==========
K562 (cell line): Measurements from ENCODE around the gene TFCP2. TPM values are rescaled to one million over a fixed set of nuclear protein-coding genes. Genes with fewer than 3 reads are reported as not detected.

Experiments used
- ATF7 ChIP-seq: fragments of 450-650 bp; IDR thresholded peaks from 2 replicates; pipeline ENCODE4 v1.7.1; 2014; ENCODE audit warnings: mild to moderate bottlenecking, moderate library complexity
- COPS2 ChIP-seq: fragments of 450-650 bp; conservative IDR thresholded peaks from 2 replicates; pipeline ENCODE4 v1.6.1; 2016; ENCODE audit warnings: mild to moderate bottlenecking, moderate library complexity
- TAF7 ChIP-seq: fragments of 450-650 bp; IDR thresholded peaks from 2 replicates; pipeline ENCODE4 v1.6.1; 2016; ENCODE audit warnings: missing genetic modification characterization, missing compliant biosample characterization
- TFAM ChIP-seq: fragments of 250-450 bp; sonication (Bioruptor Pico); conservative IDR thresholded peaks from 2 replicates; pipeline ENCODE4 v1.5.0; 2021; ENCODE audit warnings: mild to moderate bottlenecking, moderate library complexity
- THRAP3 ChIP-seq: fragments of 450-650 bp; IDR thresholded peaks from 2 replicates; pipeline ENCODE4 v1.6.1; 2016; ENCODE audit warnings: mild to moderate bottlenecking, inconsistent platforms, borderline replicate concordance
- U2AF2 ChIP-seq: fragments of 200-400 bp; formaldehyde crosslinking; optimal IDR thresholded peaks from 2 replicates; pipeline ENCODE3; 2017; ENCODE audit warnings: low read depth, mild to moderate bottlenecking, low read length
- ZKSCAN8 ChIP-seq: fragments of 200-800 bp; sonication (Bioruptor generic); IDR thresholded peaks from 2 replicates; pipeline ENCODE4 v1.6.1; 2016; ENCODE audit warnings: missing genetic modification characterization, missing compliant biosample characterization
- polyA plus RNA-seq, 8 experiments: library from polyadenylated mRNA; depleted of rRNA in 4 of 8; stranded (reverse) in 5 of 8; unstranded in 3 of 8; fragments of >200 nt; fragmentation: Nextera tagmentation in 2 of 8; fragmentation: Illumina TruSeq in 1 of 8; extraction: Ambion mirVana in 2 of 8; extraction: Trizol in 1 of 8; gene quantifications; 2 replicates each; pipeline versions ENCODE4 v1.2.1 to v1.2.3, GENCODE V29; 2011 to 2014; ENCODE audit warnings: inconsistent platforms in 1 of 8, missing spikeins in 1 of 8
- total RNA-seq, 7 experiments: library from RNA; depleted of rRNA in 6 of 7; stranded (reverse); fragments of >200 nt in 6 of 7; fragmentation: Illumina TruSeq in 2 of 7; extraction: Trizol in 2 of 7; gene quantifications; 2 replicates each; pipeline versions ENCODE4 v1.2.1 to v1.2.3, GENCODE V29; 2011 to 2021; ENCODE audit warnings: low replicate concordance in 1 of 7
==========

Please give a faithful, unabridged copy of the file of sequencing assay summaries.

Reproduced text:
K562 (cell line): Measurements from ENCODE around the gene TFCP2. TPM values are rescaled to one million over a fixed set of nuclear protein-coding genes. Genes with fewer than 3 reads are reported as not detected.

Experiments used
- ATF7 ChIP-seq: fragments of 450-650 bp; IDR thresholded peaks from 2 replicates; pipeline ENCODE4 v1.7.1; 2014; ENCODE audit warnings: mild to moderate bottlenecking, moderate library complexity
- COPS2 ChIP-seq: fragments of 450-650 bp; conservative IDR thresholded peaks from 2 replicates; pipeline ENCODE4 v1.6.1; 2016; ENCODE audit warnings: mild to moderate bottlenecking, moderate library complexity
- TAF7 ChIP-seq: fragments of 450-650 bp; IDR thresholded peaks from 2 replicates; pipeline ENCODE4 v1.6.1; 2016; ENCODE audit warnings: missing genetic modification characterization, missing compliant biosample characterization
- TFAM ChIP-seq: fragments of 250-450 bp; sonication (Bioruptor Pico); conservative IDR thresholded peaks from 2 replicates; pipeline ENCODE4 v1.5.0; 2021; ENCODE audit warnings: mild to moderate bottlenecking, moderate library complexity
- THRAP3 ChIP-seq: fragments of 450-650 bp; IDR thresholded peaks from 2 replicates; pipeline ENCODE4 v1.6.1; 2016; ENCODE audit warnings: mild to moderate bottlenecking, inconsistent platforms, borderline replicate concordance
- U2AF2 ChIP-seq: fragments of 200-400 bp; formaldehyde crosslinking; optimal IDR thresholded peaks from 2 replicates; pipeline ENCODE3; 2017; ENCODE audit warnings: low read depth, mild to moderate bottlenecking, low read length
- ZKSCAN8 ChIP-seq: fragments of 200-800 bp; sonication (Bioruptor generic); IDR thresholded peaks from 2 replicates; pipeline ENCODE4 v1.6.1; 2016; ENCODE audit warnings: missing genetic modification characterization, missing compliant biosample characterization
- polyA plus RNA-seq, 8 experiments: library from polyadenylated mRNA; depleted of rRNA in 4 of 8; stranded (reverse) in 5 of 8; unstranded in 3 of 8; fragments of >200 nt; fragmentation: Nextera tagmentation in 2 of 8; fragmentation: Illumina TruSeq in 1 of 8; extraction: Ambion mirVana in 2 of 8; extraction: Trizol in 1 of 8; gene quantifications; 2 replicates each; pipeline versions ENCODE4 v1.2.1 to v1.2.3, GENCODE V29; 2011 to 2014; ENCODE audit warnings: inconsistent platforms in 1 of 8, missing spikeins in 1 of 8
- total RNA-seq, 7 experiments: library from RNA; depleted of rRNA in 6 of 7; stranded (reverse); fragments of >200 nt in 6 of 7; fragmentation: Illumina TruSeq in 2 of 7; extraction: Trizol in 2 of 7; gene quantifications; 2 replicates each; pipeline versions ENCODE4 v1.2.1 to v1.2.3, GENCODE V29; 2011 to 2021; ENCODE audit warnings: low replicate concordance in 1 of 7